Outstanding Performance By An Ensemble In A Drama Series
Boardwalk Empire (HBO)
Breaking Bad (AMC)
Downton Abbey (PBS)
Mad Men (AMC)
Outstanding Performance By An Ensemble In A Comedy Series
30 Rock (NBC)
Modern Family (ABC)
Nurse Jackie (Showtime)
The Office (NBC)
SAG AWARDS HONORS FOR STUNT ENSEMBLES
Outstanding Action Performance By A Stunt Ensemble In A Motion Picture
The Amazing Spider-Man (Columbia Pictures)
The Bourne Legacy (Universal Pictures)
The Dark Knight Rises (Warner Bros. Pictures)
Les Misérables (Universal Pictures)
Skyfall (Columbia Pictures)
Outstanding Action Performance By A Stunt Ensemble In A Television Series
Boardwalk Empire (HBO)
Breaking Bad (AMC)
Game Of Thrones (HBO)
Sons Of Anarchy (FX)
The Walking Dead (AMC)
Screen Actors Guild 49th Annual Life Achievement Award
Dick Van Dyke
What do you think of this year's winners and losers? Shocked? Happy? Sad? Let us know, in the comments below!
[Photo Credit: Mark Davis/Getty Images]
Follow Alicia on Twitter @alicialutes
Screen Actors Guild Awards: Why the SAGs Are My Favorite Awards Show — VIDEO
Producers Guild Awards 2013: 'Argo,' 'Homeland' Continue Award Season Domination
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WHAT IT'S ABOUT?
Essentially about the offbeat relationship between two very distinct people with anything but normal families Gigantic centers around the search for meaning by Brian Weathersby a 29-year-old high-end mattress salesman who is looking for something to anchor his life to. He becomes determined to adopt a baby from China but soon gets involved in an unexpected and wholly different kind of romance when the quirky and pretty Harriet aka Happy wanders into his showroom and falls asleep on one of the beds. Along the way he must deal not only with her loudmouth father Al but also his own dippy parents and two older more successful brothers.
WHO'S IN IT?
When describing the charms of Gigantic all roads lead to Paul Dano who underplays Brian in a wonderfully droll deadpan-style reminiscent of the great Peter Sellers in Being There. Dano who has done this low-key kind of act before in Little Miss Sunshine is truly winning without expressing visible emotion and letting others play off his blank canvas. As Harriet Zooey Deschanel also takes what could be a one-note character and invests her with complexity and quirky humanity. You can't take your eyes off of her when she's on-screen. Veteran actors Edward Asner and John Goodman play the pair's fathers and both adapt their oversized personas beautifully to the precise rhythms established by the stars. Goodman gets great mileage out of his character's bad back problems and is better than he's been on screen in years. Jane Alexander as Brian's mother also has a couple of wonderful moments. Hot comedian Zach Galifianakis takes on the film's oddest role as a mysterious homeless man who keeps showing up to attack Brian.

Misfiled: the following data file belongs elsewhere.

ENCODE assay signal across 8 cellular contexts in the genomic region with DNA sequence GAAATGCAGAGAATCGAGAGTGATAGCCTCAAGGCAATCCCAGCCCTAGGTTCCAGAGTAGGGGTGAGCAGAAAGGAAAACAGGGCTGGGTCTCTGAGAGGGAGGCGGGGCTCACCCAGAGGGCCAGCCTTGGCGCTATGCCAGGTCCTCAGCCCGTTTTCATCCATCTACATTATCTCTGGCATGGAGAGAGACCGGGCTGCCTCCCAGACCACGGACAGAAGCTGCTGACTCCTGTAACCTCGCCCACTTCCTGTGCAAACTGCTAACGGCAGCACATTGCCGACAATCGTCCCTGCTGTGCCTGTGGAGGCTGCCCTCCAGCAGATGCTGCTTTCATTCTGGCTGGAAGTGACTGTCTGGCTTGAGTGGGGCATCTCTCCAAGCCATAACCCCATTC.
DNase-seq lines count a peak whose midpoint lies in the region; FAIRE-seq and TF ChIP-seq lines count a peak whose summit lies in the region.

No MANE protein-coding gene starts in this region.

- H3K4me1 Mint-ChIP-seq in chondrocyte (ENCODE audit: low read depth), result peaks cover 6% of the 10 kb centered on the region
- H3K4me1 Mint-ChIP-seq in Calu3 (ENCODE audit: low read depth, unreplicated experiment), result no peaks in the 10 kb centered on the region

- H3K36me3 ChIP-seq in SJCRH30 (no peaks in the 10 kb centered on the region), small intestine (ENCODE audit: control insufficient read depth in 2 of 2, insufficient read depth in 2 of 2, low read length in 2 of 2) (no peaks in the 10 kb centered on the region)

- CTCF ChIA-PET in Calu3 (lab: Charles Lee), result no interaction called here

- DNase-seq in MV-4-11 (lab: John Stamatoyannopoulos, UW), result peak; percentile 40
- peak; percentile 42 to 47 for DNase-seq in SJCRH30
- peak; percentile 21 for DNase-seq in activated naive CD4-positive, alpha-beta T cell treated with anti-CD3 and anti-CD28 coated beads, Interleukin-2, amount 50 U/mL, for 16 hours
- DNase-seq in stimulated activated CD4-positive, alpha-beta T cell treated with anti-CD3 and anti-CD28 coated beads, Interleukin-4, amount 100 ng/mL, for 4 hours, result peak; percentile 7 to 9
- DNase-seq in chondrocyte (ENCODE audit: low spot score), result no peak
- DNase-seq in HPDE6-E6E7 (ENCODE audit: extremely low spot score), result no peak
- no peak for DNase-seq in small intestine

Co-writer and first-time feature film director Matt Aselton takes a cue from directors like Hal Ashby (Harold and Maude Being There) and Spanish surrealist Luis Bunuel in creating a tone and distinct minimalist sandbox for his actors to play in and it works beautifully for those in the audience who don't need every little detail explained. By dialing it way down he gets an aura of originality not attempted in many comedies these days.
By crossing the line between fantasy and reality and intentionally blurring his main character's emotional well-being a unique device is used throughout that will require patience and suspension of belief before its ultimate payoff toward the end. The less adventurous viewers may not want to make the investment.
A restaurant double-date between Dano Deschanel plus Goodman and his date is brilliantly written and acted as Brian is grilled in vivid detail by Harriet's take-no-prisoners dad.
BEST GREETING BY A STONER:
A slacker friend who has probably already smoked his lifetime supply of weed asks and answers his own question with every hello: "Hey dude What's up? Not much."
NETFLIX OR MULTIPLEX?
If you can find this indie gem in theaters go! But it should be hitting the video shelves before you can say "Hey dude. What's up? Not much."